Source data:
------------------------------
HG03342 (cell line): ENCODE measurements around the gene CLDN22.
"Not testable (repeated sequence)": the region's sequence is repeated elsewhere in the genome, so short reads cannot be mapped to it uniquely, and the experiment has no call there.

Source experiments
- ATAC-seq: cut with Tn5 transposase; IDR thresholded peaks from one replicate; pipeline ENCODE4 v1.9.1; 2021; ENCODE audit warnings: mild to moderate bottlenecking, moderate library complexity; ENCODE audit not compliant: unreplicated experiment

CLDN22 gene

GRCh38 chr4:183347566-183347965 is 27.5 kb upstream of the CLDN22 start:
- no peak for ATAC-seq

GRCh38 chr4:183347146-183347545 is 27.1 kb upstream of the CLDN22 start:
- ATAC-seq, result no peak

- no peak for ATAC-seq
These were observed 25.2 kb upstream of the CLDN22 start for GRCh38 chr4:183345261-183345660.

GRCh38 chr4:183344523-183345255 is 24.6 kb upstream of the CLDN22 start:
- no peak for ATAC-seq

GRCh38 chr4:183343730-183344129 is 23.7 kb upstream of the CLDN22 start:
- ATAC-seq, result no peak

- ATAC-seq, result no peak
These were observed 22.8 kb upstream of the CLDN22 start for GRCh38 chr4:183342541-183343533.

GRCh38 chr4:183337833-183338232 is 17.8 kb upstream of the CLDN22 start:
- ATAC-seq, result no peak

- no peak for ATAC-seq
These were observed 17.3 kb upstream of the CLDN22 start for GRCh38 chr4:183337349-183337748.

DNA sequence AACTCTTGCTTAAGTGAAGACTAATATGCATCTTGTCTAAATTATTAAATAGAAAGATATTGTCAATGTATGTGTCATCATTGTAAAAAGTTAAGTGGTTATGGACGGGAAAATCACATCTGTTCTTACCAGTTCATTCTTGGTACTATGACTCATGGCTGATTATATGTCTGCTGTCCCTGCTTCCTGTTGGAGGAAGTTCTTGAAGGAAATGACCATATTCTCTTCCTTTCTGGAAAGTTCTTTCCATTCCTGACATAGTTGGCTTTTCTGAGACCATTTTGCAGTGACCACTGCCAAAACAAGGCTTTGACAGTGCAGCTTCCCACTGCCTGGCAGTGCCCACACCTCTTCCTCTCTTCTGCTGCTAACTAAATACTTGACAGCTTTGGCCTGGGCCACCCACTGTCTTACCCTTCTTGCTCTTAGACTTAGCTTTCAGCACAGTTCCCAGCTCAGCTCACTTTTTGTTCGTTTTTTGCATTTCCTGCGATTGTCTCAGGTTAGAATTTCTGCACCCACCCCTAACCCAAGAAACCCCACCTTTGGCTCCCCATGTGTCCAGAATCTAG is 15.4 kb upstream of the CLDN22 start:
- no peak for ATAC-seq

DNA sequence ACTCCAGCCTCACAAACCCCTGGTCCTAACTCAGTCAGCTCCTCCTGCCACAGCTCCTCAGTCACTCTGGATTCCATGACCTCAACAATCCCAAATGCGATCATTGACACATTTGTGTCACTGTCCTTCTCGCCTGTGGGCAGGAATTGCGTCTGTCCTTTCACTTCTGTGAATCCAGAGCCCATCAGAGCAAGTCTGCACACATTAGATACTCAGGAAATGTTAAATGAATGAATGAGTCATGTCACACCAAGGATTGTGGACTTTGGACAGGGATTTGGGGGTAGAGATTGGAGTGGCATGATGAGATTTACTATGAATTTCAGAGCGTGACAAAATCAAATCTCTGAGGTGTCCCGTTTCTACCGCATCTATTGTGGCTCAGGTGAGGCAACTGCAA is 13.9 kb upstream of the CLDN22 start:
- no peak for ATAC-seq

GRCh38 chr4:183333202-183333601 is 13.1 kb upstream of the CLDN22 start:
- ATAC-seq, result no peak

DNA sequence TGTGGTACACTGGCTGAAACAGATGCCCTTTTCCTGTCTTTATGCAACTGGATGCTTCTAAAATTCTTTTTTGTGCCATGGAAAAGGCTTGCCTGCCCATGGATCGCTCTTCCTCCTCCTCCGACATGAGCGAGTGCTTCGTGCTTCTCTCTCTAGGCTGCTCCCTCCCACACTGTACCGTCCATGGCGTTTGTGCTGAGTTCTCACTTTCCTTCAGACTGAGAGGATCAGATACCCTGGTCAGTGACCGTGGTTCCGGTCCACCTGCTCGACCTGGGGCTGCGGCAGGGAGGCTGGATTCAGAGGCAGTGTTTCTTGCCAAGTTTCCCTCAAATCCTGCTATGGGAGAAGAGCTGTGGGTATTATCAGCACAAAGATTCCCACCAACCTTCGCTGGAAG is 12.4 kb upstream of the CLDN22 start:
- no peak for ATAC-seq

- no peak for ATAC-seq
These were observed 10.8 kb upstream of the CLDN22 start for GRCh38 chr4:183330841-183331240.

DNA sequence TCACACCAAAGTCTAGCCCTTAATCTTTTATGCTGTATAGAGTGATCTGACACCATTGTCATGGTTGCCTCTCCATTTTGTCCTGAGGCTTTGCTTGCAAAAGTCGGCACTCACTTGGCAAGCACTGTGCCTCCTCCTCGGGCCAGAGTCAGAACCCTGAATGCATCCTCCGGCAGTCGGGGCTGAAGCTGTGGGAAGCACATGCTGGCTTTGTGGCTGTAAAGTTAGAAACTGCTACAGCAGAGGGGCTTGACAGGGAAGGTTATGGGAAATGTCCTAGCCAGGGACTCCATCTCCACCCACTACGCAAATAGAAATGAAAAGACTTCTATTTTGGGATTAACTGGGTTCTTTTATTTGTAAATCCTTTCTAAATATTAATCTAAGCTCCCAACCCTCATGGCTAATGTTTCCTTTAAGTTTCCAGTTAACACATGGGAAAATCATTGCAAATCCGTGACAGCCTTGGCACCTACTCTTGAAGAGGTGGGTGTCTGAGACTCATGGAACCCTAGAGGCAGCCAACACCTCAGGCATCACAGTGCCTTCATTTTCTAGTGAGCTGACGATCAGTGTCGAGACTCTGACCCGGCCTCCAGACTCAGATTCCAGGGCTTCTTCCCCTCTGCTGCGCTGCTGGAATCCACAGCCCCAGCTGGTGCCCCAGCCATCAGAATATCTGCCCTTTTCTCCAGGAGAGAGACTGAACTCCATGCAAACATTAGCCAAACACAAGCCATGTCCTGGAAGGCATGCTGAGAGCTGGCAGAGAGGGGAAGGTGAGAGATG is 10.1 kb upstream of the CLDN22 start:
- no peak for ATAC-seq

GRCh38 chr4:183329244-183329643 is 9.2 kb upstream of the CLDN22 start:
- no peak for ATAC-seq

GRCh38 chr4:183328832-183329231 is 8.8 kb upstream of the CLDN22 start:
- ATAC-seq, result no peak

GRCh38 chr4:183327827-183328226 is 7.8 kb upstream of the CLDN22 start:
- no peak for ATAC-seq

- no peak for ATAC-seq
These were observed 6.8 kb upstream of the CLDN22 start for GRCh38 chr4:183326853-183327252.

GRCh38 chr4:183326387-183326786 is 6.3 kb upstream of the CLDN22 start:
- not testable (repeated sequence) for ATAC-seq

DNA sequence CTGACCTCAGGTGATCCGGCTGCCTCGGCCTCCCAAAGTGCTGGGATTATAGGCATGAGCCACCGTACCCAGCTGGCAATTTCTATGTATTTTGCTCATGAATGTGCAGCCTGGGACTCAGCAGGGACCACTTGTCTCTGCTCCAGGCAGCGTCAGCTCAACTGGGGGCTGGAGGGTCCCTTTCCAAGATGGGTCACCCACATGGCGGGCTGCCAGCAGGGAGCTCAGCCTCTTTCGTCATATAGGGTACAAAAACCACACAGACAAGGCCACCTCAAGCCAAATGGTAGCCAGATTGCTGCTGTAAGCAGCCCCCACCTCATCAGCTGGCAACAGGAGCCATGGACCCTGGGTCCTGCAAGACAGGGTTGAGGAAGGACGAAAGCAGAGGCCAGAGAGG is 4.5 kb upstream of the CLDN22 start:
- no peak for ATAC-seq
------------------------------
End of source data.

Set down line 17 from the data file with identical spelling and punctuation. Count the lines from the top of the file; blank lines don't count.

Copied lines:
These were observed 22.8 kb upstream of the CLDN22 start for GRCh38 chr4:183342541-183343533.